Initially, PNNL planned on two buildings for completely different departments. After lengthy investigation into the departments’ requirements and goals, the resulting structure essentially links two buildings under one roof. The 73,000-square-foot Biological Sciences Facility and 75,000-square-foot Computational Sciences Facility will be connected by a two-story transparent atrium that provides shared common spaces such as lounges, a lobby and conference rooms. Researchers from both facilities can share ideas in the common spaces, whereas they previously would rarely cross paths on the sprawling campus.

    The shared atrium creates spaces for employees to connect, whether in the spacious sun-drenched entryway that makes a dramatic formal welcome for building visitors, or smaller semi-private nooks as employees move inside.

    Collaboration spaces can be created in innocuous ways as well. Corners, larger-than-normal stair landings, window nooks, and spaces next to columns can be made into inviting areas with a bench or comfy chairs and small tables that encourage employees to pull aside.

    Inside, large or long hallways that might have been left to be cavernous people movers take on a new life visually and functionally with side spaces and articulated angles where people can step aside or pull up a chair for spontaneous meetings.

    The two interlocked buildings, expected to be occupied in late 2009, are part of much-needed improvements that will position PNNL’s facilities as among the most modern in the national laboratory system.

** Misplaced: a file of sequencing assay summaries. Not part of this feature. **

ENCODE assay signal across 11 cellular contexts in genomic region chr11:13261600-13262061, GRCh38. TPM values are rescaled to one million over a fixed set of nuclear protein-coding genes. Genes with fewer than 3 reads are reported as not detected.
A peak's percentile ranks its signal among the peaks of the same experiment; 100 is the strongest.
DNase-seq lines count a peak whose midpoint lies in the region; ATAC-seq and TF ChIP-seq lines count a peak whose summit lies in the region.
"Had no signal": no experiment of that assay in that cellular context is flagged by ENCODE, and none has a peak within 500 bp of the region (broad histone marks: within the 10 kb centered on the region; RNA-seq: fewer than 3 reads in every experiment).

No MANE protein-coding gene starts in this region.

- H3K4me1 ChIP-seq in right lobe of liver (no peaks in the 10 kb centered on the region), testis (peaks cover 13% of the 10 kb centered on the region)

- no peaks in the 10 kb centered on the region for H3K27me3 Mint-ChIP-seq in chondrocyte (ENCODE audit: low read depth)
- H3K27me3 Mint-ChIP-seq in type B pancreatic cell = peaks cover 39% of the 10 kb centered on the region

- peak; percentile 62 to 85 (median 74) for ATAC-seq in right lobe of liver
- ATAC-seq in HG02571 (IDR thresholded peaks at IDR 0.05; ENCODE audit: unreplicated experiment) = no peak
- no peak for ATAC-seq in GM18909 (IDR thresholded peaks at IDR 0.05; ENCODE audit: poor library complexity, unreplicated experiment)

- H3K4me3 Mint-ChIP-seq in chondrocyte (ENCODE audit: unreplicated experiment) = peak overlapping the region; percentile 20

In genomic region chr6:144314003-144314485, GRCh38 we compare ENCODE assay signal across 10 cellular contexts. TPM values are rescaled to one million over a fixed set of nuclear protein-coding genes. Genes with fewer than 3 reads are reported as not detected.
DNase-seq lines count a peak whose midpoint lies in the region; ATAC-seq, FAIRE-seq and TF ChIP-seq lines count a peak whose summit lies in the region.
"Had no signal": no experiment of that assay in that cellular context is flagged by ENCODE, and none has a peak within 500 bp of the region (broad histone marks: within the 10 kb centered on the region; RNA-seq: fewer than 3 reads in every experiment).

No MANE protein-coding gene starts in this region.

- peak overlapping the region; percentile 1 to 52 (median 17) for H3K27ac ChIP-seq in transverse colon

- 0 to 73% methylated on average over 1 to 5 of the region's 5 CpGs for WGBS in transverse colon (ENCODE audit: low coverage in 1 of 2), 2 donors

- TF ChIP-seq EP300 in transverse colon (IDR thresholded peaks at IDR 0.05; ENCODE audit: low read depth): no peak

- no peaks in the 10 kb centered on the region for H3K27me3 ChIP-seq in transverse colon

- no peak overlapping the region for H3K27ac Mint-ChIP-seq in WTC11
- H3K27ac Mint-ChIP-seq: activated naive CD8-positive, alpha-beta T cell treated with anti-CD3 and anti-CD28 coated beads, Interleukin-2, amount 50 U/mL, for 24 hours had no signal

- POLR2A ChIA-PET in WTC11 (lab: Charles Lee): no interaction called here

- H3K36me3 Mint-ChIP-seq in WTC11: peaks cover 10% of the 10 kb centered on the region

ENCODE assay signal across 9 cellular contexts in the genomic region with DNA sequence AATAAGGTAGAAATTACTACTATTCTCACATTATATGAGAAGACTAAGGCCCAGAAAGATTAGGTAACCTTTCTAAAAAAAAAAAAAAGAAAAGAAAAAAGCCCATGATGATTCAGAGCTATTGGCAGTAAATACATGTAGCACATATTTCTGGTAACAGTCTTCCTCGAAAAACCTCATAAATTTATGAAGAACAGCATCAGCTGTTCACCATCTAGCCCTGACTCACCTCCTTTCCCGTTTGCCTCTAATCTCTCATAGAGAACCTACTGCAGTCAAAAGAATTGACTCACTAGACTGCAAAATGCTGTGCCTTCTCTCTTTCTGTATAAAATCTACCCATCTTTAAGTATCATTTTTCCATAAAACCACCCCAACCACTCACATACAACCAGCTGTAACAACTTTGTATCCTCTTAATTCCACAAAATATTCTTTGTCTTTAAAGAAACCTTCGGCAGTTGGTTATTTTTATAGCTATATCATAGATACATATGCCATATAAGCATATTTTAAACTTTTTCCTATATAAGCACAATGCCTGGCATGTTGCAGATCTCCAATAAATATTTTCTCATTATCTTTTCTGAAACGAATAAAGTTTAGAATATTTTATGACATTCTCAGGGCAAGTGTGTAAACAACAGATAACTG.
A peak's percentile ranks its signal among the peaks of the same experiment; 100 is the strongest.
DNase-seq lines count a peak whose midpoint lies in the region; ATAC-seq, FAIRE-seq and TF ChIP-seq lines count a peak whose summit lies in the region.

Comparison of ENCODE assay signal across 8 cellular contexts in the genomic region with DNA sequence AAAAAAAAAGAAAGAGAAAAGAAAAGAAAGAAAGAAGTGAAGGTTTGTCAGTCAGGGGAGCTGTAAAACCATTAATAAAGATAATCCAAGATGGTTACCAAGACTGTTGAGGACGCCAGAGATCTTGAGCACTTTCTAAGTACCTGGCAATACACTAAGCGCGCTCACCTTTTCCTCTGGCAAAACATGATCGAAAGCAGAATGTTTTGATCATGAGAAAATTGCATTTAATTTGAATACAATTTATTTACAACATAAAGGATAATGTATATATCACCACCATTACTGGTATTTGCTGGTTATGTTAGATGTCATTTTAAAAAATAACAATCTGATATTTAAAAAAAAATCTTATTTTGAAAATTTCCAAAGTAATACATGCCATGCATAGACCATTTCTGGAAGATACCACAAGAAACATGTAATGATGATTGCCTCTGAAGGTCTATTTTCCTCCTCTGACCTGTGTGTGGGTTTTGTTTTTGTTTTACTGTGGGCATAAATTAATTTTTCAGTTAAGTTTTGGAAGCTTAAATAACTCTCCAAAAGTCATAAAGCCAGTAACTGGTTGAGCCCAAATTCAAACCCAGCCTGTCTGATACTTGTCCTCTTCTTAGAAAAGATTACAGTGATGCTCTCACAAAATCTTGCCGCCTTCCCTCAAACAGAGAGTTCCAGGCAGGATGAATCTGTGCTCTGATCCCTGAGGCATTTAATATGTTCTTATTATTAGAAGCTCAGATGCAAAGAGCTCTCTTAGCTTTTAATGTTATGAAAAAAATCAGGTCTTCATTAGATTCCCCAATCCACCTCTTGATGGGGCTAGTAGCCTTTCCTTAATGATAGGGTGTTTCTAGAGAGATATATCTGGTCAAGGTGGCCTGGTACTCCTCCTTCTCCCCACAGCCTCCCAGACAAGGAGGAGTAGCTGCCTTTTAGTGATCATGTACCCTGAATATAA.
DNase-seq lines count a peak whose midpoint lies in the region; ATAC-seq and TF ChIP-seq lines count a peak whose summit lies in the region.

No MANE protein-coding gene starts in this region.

PNNL also wanted to cross-pollinate the currently separated departments to come under one roof, and hopes that the increased interaction will make the whole more than the sum of two parts. Plus, the dual use of one lobby, conference rooms, shared HVAC, elevators and stairs saved PNNL nearly 10 percent in building cost compared to two separate structures.

    In companies all over the world, collaboration space is practically de rigueur for encouraging new ideas and innovation.

    Another corporate facility, the Jie Fang office tower in Shanghai, demonstrates collaboration space on a higher level — several in fact. Winner of the Office Building of the Future award from global property group MIPIM, the headquarters for China’s main news organization, due to be completed in December, has a dramatic interior atrium extending to the upper floors. Numerous shared, view-oriented balconies provide extensive employee gathering spaces that connect the different floor levels.

    Corporations today want more from their new office facilities. Maximizing common spaces by rethinking them into collaboration space provides more return on their facility investment and increases productivity and creativity for firms who value innovation to achieve success.


    Sean Huang is design principal with KMD Architects in Seattle. KMD has five offices in the U.S., Mexico and Asia. Notable KMD designs include the Seoul City Hall in Seoul, Korea; Two Rodeo Drive in Beverly Hills, Calif.; Nadya Park in Nagoya, Japan; Brigham & Women’s Hospital in Massachusetts; The Cleveland Arcade in Cleveland; Ford Field in Detroit; and Jie Fang headquarters in Shanghai, China.